An article last week on Deadspin caught my eye about what ESPN is going to do with Grantland.com. If you remember Grantland founder and Editor-in-Chief Bill Simmons was told his contract was not going to be renewed back on May 8th and effectively it was his last day at ESPN.
I’ve been reading Bill Simmons since he was writing for Digital Cities AOL back in 1999 and I followed him to Page 2 on ESPN to his penultimate move when he and ESPN created Grantland. A cadre of writers came on board, some well known others who would become well known after writing on the site for a while.
So the question Deadspin asked was what will happen to the site, but I’ve been curious what’s happened to the site since Simmons was fired. Here is what Alexa and Quantcast show:
Clearly traffic has dipped since Simmons stopped working on the site, but part of that might be seasonal. The NFL season ends in early February, and as the weather warms people spend less time thinking about sports, but that doesn’t fit what Grantland likes to write about. Bill Simmons is a huge NBA fan and writes about it extensively all the way through the playoffs which wrap up in June. Then there is the pop culture part of the site which covers May sweeps and summer movie season.
When I tried to compare the social engagement of Grantland, two things stood out.
- Social engagement on the site dropped 51% in the first 6 months of 2015 as compared to the first 6 months of 2014.
- Since Simmons stopped working on Grantland on May 8th social activity is down 53%.
So does this spell the end of Grantland? I hope not, there are terrific writers there and they’ve been a big contributor to the resurgence of podcasts, but as Deadspin notes if the writers depart when their contracts are up, they don’t have the same momentum heading into 2016 as they did heading into 2015.
Over the past 6 weeks I have led our data analysis of real-time events at Clearspring such as the Super Bowl, the Grammy’s and the Academy Awards. Â We have been live tweeting the data behind the events using many different signals across our network. Â One trend is becoming more apparent during these real-time events which is the importance of Twitter.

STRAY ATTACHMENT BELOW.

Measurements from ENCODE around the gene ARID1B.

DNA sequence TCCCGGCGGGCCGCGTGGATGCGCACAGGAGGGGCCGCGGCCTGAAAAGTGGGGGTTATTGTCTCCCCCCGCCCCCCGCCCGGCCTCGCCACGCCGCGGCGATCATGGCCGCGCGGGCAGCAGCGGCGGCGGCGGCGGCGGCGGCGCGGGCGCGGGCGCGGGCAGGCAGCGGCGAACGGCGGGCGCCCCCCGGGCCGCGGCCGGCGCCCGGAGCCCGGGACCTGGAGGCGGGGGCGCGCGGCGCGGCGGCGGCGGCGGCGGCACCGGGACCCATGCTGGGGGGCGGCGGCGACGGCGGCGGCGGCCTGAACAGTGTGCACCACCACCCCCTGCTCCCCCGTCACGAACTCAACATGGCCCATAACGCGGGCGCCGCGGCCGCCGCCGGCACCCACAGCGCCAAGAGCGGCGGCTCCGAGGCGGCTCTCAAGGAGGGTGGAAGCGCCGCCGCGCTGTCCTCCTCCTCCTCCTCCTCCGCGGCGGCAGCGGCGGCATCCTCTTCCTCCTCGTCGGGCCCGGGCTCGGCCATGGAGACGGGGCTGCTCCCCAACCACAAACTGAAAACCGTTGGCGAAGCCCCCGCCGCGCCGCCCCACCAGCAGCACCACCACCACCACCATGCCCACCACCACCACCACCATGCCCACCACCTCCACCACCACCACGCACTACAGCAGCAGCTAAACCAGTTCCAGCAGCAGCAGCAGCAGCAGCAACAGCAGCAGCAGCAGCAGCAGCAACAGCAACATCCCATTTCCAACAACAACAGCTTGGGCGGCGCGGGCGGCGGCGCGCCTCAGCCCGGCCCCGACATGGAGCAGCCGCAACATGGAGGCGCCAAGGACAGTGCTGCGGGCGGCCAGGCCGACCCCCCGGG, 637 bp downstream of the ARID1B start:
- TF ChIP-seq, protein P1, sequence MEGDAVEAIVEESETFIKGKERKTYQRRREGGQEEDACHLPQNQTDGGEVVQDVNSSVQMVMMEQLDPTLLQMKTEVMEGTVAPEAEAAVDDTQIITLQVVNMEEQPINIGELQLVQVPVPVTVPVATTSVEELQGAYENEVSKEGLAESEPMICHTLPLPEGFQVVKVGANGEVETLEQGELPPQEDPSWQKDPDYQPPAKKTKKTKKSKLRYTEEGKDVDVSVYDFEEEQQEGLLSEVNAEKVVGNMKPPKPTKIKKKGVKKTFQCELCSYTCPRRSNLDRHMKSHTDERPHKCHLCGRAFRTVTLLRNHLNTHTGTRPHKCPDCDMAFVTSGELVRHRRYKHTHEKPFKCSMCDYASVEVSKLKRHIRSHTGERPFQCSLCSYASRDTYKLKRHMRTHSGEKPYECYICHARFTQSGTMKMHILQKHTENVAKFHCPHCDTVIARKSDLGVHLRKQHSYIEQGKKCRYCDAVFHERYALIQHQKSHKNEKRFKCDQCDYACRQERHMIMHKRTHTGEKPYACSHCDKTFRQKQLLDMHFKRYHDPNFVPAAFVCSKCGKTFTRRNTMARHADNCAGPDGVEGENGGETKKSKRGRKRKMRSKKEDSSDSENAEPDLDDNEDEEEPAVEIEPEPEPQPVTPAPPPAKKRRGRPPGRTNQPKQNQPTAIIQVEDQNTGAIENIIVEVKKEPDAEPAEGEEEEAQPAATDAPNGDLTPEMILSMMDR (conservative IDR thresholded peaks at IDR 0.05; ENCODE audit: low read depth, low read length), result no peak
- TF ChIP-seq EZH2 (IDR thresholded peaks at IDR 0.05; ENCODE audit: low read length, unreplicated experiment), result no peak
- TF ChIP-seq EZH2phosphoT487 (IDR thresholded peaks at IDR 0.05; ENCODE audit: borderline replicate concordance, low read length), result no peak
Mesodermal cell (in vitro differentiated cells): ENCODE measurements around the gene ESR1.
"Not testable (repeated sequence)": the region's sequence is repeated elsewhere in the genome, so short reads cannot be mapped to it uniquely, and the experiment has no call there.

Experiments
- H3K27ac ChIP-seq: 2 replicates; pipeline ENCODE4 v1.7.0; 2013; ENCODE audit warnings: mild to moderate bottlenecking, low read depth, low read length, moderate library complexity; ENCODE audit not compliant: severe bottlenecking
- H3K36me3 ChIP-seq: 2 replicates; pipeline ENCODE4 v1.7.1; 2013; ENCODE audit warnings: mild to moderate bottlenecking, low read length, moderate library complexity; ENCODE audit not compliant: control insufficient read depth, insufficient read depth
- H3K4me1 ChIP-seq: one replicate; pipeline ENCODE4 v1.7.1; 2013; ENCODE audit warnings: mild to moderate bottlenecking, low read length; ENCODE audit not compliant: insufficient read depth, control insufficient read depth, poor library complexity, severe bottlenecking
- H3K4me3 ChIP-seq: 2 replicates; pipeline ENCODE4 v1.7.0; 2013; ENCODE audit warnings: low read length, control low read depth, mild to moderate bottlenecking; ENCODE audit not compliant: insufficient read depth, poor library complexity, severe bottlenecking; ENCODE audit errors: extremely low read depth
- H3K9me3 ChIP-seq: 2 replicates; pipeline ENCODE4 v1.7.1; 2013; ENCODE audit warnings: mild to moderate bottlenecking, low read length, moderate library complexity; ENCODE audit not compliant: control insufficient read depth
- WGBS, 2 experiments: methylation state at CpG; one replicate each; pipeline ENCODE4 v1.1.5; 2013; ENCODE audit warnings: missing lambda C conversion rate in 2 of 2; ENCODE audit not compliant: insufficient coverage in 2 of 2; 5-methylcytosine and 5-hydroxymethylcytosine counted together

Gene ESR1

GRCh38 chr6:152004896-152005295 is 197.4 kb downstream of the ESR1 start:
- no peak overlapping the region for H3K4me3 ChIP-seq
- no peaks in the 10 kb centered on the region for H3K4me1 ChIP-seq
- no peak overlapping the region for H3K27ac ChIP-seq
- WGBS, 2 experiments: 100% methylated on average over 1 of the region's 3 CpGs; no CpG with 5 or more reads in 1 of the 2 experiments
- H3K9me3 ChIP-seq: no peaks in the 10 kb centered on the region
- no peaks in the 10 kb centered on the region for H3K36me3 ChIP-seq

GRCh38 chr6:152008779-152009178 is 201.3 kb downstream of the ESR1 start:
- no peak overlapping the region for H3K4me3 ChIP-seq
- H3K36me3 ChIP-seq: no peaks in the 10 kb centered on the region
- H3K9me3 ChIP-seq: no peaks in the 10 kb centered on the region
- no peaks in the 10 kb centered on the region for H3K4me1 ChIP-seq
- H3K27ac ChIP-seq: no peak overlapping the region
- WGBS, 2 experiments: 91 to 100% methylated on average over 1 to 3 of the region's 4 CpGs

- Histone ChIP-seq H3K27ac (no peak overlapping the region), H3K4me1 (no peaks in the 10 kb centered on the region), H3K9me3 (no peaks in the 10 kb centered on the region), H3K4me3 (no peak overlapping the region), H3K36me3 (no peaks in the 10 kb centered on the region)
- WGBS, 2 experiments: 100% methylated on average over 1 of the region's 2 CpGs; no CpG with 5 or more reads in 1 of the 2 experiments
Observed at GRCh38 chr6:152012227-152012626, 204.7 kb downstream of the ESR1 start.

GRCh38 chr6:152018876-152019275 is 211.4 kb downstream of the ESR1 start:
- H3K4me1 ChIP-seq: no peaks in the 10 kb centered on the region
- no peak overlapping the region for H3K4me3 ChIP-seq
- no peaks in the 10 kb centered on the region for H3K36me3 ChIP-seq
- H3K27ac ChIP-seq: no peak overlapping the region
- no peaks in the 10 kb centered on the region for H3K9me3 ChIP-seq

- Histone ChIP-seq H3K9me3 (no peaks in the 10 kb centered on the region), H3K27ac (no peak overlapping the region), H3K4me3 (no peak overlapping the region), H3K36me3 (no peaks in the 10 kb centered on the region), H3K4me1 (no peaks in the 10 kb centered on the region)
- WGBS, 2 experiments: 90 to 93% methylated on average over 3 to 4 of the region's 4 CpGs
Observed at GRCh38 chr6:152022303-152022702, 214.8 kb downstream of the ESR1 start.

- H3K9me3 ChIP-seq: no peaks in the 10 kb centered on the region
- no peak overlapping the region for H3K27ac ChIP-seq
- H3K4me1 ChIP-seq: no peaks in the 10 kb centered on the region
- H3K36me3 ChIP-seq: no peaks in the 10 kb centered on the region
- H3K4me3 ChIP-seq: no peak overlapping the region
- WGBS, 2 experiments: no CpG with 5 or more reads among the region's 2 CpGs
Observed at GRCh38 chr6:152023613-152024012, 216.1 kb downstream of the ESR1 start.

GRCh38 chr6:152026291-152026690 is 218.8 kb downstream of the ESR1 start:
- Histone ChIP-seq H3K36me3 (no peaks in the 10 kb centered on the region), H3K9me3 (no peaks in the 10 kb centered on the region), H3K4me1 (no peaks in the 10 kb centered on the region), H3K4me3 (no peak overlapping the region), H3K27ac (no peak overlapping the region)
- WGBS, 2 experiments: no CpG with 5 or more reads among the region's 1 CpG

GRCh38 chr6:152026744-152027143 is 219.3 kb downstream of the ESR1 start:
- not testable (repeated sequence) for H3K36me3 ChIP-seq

The reason for Twitter’s rise during these events can be attributed to a few factors:
- More people are watching these events with a phone or tablet next to them instead of a laptop. Â Twitter’s integration into these platforms especially iOS is important to note.
- Twitter’s mobile apps are simple to use and the 140 character limit actually plays in their favor during these events. Â Short updates, re-tweets and replies make it easy to “be social” without taking attention away from the TV screen.
- Twitter is where the celebrities are. Â During these events whether they be award shows, political debates or sporting events, musicians, actors, writers and athletes are sharing their opinions with the world and it is the best way to follow along.
Here is one example showing the amount of social activity by service during and immediately after Adele’s Grammy performance. Â Twitter activity is almost two times bigger than Facebook.
So how can brands take advantage of Twitter during real-time events? Â Brands can take advantage of Twitter’s popularity by bidding on promoted hashtags, accounts and tweets related to the event that draw attention back to your brand. Â The other obvious play is to leverage celebrities that will be tweeting about the event to mention your brand or use your promoted hashtag or tweet.
Marketing via Twitter and using Twitter for earned media is still nacent, but you can tip the court in your favor by taking advantage times when Twitter users are highly engaged.
I wrote a blog post today on the AddThis blog about crunching data inÂ preparationÂ for the 2012 South Carolina primary this weekend. Â I was curious to see which states showed the most interest in Mitt Romney. Â I also was interested in seeing how political television ads were influential in increasing interest in neighboring states. Â For example, the map below shows interest in Romney is strong inÂ Massachusetts and Georgia because TV markets in both states overlapped with primaries in New Hampshire and South Carolina. Â This is just the beginning of the insights we can provide.